IL-12 enhances the natural killer cell cytokine response to Ab-coated tumor cells.

Department of Molecular Virology, Immunology, and Medical Genetics, The Arthur G. James Comprehensive Cancer Center, The Ohio State University College of Medicine, Columbus, Ohio 43210, USA.
Journal of Clinical Investigation (Impact Factor: 12.81). 11/2002; 110(7):983-92. DOI: 10.1172/JCI15950
Source: PubMed

ABSTRACT The anti-tumor activity of recombinant mAb's directed against tumor cell growth receptors has generally been considered to result from direct antiproliferative effects, the induction of apoptosis, or possibly Ab-dependent cellular cytotoxicity mediated against tumor targets. However, it remains unclear to what degree these mechanisms actually aid in the clearance of Ab-coated tumor cells in vivo. We show here that NK cells secrete a distinct profile of potent immunostimulatory cytokines in response to dual stimulation with Ab-coated tumor cells and IL-12. This response could not be duplicated by costimulation with other ILs and was significantly enhanced in the presence of monocytes. Cytokine production was dependent upon synergistic signals mediated by the activating receptor for the Fc portion of IgG (FcgammaRIII) and the IL-12 receptor expressed on NK cells. Coadministration of Ab-coated tumor cells and IL-12 to BALB/c mice resulted in enhanced circulating levels of NK cell-derived cytokines with the capacity to augment anti-tumor immunity. These findings suggest that, in addition to mediating cellular cytotoxicity and apoptosis, the anti-tumor activity of mAb's might also result from activation of a potent cytokine secretion program within immune effectors capable of recognizing mAb-coated targets.

  • Source
    [Show abstract] [Hide abstract]
    ABSTRACT: The antitumor effects of therapeutic mAbs may depend on immune effector cells that express FcRs for IgG. IL-12 is a cytokine that stimulates IFN-γ production from NK cells and T cells. We hypothesized that coadministration of IL-12 with a murine anti-HER2/neu mAb (4D5) would enhance the FcR-dependent immune mechanisms that contribute to its antitumor activity. Thrice-weekly therapy with IL-12 (1 μg) and 4D5 (1 mg/kg) significantly suppressed the growth of a murine colon adenocarcinoma that was engineered to express human HER2 (CT-26(HER2/neu)) in BALB/c mice compared with the result of therapy with IL-12, 4D5, or PBS alone. Combination therapy was associated with increased circulating levels of IFN-γ, monokine induced by IFN-γ, and RANTES. Experiments with IFN-γ-deficient mice demonstrated that this cytokine was necessary for the observed antitumor effects of therapy with IL-12 plus 4D5. Immune cell depletion experiments showed that NK cells (but not CD4(+) or CD8(+) T cells) mediated the antitumor effects of this treatment combination. Therapy of HER2/neu-positive tumors with trastuzumab plus IL-12 induced tumor necrosis but did not affect tumor proliferation, apoptosis, vascularity, or lymphocyte infiltration. In vitro experiments with CT-26(HER2/neu) tumor cells revealed that IFN-γ induced an intracellular signal but did not inhibit cellular proliferation or induce apoptosis. Taken together, these data suggest that tumor regression in response to trastuzumab plus IL-12 is mediated through NK cell IFN-γ production and provide a rationale for the coadministration of NK cell-activating cytokines with therapeutic mAbs.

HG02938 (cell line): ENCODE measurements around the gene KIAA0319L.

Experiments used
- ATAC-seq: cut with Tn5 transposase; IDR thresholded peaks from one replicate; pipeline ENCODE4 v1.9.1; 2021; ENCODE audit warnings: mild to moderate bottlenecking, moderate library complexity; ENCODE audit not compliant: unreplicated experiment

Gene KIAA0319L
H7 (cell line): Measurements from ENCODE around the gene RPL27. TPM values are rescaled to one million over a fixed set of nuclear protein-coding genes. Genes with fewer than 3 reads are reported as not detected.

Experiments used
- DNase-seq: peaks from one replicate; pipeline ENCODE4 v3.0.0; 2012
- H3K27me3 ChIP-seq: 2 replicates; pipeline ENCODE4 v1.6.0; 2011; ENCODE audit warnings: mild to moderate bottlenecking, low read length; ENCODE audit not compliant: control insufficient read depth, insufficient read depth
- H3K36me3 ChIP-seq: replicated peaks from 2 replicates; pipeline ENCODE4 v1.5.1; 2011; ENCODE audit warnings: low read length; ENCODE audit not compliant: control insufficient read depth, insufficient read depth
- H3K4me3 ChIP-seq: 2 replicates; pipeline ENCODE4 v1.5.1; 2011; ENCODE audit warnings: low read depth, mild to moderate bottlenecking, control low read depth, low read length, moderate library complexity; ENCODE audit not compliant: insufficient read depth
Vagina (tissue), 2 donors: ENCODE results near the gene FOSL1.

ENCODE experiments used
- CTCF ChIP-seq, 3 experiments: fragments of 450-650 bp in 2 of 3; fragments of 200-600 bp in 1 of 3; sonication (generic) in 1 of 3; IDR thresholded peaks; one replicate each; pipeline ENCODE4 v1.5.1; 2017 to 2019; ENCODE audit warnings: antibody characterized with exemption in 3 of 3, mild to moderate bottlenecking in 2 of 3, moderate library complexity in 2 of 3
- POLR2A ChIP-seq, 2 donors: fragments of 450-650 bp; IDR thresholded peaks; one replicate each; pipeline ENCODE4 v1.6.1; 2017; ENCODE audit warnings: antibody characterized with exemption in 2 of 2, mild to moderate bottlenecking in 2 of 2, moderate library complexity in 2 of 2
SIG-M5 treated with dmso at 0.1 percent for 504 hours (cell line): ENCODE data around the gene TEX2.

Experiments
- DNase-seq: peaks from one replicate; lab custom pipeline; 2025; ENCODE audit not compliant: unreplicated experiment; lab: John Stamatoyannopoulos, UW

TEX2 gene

The Journal of Immunology 02/2011; 186(6):3401-9. · 5.52 Impact Factor
  • [Show abstract] [Hide abstract]